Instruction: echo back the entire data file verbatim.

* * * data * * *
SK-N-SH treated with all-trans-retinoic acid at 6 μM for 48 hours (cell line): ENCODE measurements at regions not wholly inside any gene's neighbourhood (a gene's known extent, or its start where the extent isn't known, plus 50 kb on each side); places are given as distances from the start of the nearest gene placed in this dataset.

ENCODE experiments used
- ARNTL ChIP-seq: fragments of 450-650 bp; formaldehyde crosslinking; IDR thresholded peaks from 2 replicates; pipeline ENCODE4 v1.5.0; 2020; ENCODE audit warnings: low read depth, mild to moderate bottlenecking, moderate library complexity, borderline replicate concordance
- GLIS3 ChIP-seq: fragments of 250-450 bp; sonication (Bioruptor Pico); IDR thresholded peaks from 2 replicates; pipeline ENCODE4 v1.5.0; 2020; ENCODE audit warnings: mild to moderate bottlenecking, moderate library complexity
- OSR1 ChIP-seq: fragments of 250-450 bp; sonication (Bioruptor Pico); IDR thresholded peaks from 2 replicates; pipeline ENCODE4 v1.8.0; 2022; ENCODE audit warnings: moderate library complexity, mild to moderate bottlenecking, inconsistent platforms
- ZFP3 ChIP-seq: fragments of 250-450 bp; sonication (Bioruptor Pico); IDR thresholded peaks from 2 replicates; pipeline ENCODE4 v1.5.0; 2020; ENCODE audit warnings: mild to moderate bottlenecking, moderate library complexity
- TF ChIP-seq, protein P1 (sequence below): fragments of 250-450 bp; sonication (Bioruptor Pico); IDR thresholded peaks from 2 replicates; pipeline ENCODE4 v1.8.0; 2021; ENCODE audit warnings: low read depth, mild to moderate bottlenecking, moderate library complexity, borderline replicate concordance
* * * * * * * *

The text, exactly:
SK-N-SH treated with all-trans-retinoic acid at 6 μM for 48 hours (cell line): ENCODE measurements at regions not wholly inside any gene's neighbourhood (a gene's known extent, or its start where the extent isn't known, plus 50 kb on each side); places are given as distances from the start of the nearest gene placed in this dataset.

ENCODE experiments used
- ARNTL ChIP-seq: fragments of 450-650 bp; formaldehyde crosslinking; IDR thresholded peaks from 2 replicates; pipeline ENCODE4 v1.5.0; 2020; ENCODE audit warnings: low read depth, mild to moderate bottlenecking, moderate library complexity, borderline replicate concordance
- GLIS3 ChIP-seq: fragments of 250-450 bp; sonication (Bioruptor Pico); IDR thresholded peaks from 2 replicates; pipeline ENCODE4 v1.5.0; 2020; ENCODE audit warnings: mild to moderate bottlenecking, moderate library complexity
- OSR1 ChIP-seq: fragments of 250-450 bp; sonication (Bioruptor Pico); IDR thresholded peaks from 2 replicates; pipeline ENCODE4 v1.8.0; 2022; ENCODE audit warnings: moderate library complexity, mild to moderate bottlenecking, inconsistent platforms
- ZFP3 ChIP-seq: fragments of 250-450 bp; sonication (Bioruptor Pico); IDR thresholded peaks from 2 replicates; pipeline ENCODE4 v1.5.0; 2020; ENCODE audit warnings: mild to moderate bottlenecking, moderate library complexity
- TF ChIP-seq, protein P1 (sequence below): fragments of 250-450 bp; sonication (Bioruptor Pico); IDR thresholded peaks from 2 replicates; pipeline ENCODE4 v1.8.0; 2021; ENCODE audit warnings: low read depth, mild to moderate bottlenecking, moderate library complexity, borderline replicate concordance